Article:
I state that phrase nearly every day of my life. For the most part, I live it, because there really are only two times in life — this moment, and then it’s gone! If this is the case, then why do so many of us wait to be great? Why do we get so stymied by life that we become frozen? Why does it become so difficult to seize each moment with passion and courage? Is it because we are afraid?

We all get afraid at times, but it’s sad when that fear paralyzes us and prevents us from moving forward. This is not a message about physical death. It’s a message about the death we have while we’re still alive.

That night, I cried for Lynn, and I cried for me. I cried that I hadn’t done what she thought I was capable of doing. I cried for the fact that I could have made her life a little easier — but I hadn’t. Why?

Because I was afraid!

Life is full of learning experiences for all of us; no one escapes. It’s packed with situations that give us wisdom and understanding — but what if those experiences are so painful that we get stuck in the pain and thus stop moving forward?

Not more than twenty-four hours had passed when I received another phone call. It was a second blow. A young man I had worked with a few weeks before — a beautiful, talented, intelligent twenty-one-year-old — had been sentenced to prison for a drug offense. Again there was sadness in my heart. I remembered the beautiful, innocent face of this young man with such a promising future. It was hard to think of him being locked away with hardened criminals in a prison cell, all because of a few unwise choices.

A third blow came a few days later. A friend called to tell me that his eighteen-year-old sister had tried to kill herself. She had jumped off a bridge four floors high — and survived! How desperate must she have been to not see a way out and to make an attempt on her own life?

I wanted to scream and yell for all three of them!

In the course of training and presenting to thousands of audiences, I’ve heard endless stories about people who have been to hell and back. I’ve also discovered some lessons and drawn some conclusions from these tragedies and triumphs. The biggest conclusion I’ve come to is this: I have yet to meet anyone who has had a charmed life. Every one of us has experienced something in our life from which we still carry scars. Some of the scars are self-inflicted, and some are a result of what others have done to us. They vary in intensity, and some are more painful than others. But behind every face lies an amazing story! All of us have been touched by life in some way, and I am reminded of this every day. Whenever I look at a stranger’s face, I wonder what story this person could tell me and what painful past lies inside.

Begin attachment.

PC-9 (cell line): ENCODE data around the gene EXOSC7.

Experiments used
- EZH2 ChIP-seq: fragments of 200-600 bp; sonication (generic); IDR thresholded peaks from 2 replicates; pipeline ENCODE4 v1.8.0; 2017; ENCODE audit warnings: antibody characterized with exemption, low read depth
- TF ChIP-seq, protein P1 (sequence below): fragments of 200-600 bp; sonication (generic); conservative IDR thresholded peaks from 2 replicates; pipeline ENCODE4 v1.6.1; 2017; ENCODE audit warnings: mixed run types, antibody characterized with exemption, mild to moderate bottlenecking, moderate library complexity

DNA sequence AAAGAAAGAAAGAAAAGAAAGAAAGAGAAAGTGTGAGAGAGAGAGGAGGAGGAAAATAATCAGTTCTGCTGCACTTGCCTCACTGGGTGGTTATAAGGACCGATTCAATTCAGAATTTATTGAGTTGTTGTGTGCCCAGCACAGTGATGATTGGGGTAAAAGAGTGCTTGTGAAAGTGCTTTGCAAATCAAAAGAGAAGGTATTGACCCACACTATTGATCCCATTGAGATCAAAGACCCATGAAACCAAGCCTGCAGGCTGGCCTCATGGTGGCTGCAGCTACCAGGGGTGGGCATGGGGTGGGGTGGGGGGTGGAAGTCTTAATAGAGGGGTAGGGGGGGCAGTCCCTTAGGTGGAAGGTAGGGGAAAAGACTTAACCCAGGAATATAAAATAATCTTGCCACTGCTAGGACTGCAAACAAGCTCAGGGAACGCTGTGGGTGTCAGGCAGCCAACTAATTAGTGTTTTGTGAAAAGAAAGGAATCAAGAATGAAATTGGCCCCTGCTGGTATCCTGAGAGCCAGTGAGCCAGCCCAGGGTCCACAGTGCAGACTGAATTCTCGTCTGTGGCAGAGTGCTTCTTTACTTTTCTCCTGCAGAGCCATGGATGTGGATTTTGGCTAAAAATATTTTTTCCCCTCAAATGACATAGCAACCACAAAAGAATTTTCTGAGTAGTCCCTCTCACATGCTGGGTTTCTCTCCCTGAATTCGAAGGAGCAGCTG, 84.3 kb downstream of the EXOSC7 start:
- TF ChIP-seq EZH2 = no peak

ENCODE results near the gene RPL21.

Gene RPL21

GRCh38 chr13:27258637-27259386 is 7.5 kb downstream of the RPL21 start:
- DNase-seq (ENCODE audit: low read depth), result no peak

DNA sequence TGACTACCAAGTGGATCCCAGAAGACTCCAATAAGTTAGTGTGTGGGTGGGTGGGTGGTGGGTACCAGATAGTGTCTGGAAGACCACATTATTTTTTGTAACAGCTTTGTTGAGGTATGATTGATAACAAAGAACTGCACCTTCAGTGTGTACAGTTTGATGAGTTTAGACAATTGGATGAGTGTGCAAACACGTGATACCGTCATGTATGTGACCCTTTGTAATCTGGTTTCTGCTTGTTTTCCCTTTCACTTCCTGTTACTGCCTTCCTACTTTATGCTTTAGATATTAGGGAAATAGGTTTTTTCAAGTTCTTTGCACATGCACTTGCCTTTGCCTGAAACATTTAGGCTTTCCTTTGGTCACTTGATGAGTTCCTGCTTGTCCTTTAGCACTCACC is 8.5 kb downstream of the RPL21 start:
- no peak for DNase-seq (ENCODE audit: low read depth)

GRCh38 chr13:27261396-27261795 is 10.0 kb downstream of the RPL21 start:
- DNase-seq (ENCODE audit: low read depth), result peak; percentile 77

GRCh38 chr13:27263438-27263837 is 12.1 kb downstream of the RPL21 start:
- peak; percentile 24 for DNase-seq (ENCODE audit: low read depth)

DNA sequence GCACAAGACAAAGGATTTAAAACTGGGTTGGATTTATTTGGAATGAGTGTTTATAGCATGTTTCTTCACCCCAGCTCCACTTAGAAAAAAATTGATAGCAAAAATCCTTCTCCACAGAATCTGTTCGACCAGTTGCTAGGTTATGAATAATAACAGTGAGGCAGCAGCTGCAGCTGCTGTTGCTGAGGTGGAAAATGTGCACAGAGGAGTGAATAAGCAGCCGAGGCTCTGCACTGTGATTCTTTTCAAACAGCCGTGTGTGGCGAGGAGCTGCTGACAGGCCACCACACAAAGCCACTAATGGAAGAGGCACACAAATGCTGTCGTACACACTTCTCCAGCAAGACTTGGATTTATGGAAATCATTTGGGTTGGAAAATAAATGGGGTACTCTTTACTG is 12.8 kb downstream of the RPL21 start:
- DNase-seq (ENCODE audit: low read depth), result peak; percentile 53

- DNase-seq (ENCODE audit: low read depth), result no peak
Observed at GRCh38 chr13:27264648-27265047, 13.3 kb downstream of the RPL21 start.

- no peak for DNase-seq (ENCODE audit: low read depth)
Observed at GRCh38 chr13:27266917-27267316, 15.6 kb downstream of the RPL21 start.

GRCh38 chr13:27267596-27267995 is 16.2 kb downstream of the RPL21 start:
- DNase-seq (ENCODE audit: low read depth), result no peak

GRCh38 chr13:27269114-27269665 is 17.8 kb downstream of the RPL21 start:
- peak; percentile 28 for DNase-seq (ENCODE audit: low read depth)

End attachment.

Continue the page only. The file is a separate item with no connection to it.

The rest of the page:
Our most painful memories are usually only exacerbated when we try to numb the feeling by running away. I spent many years of my life filled with shame and anger about my past, trying to pretend that it never happened. I too have experienced dark times in which I simply wanted to be able to erase some of those unpleasant, painful memories, and I also spent many of my younger years stuck in that empty hole called “What if?”

A woman so heartbroken, wondering why fate had dealt her such a harsh card; a young man with his whole future in front of him, now facing the stark reality of time in prison; a teenager so desperate to silence her pain, now confronting her own survival. These three — Lynn, the young drug user, and my friend’s sister — all had something in common, just as you and I probably do.

What controls their destinies? How will these experiences affect their lives? And is the actual experience the defining moment in their lives?

No!

It is never the actual experience that defines us. It is how we perceive these experiences that defines how we will live the rest of our lives. That is the defining moment!

All we have is now. In each moment we are given the choice of how to interpret and react to each situation. Unfortunately, many of us are completely unaware that we hold the key to our own happiness — we hold the pen that can write the new story of how our life can be.

So let’s look at some of the things that get in the way of this happiness and why we wait to be great.

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Endorsements

"Terry Hawkins is a positive force of nature. Let her enthusiasm and optimistic approach to life's challenges rub off on you as you turn the pages. You'll be a better person for having read this book."


-Ken Blanchard, coauthor of The One Minute Manager and Great Leaders Grow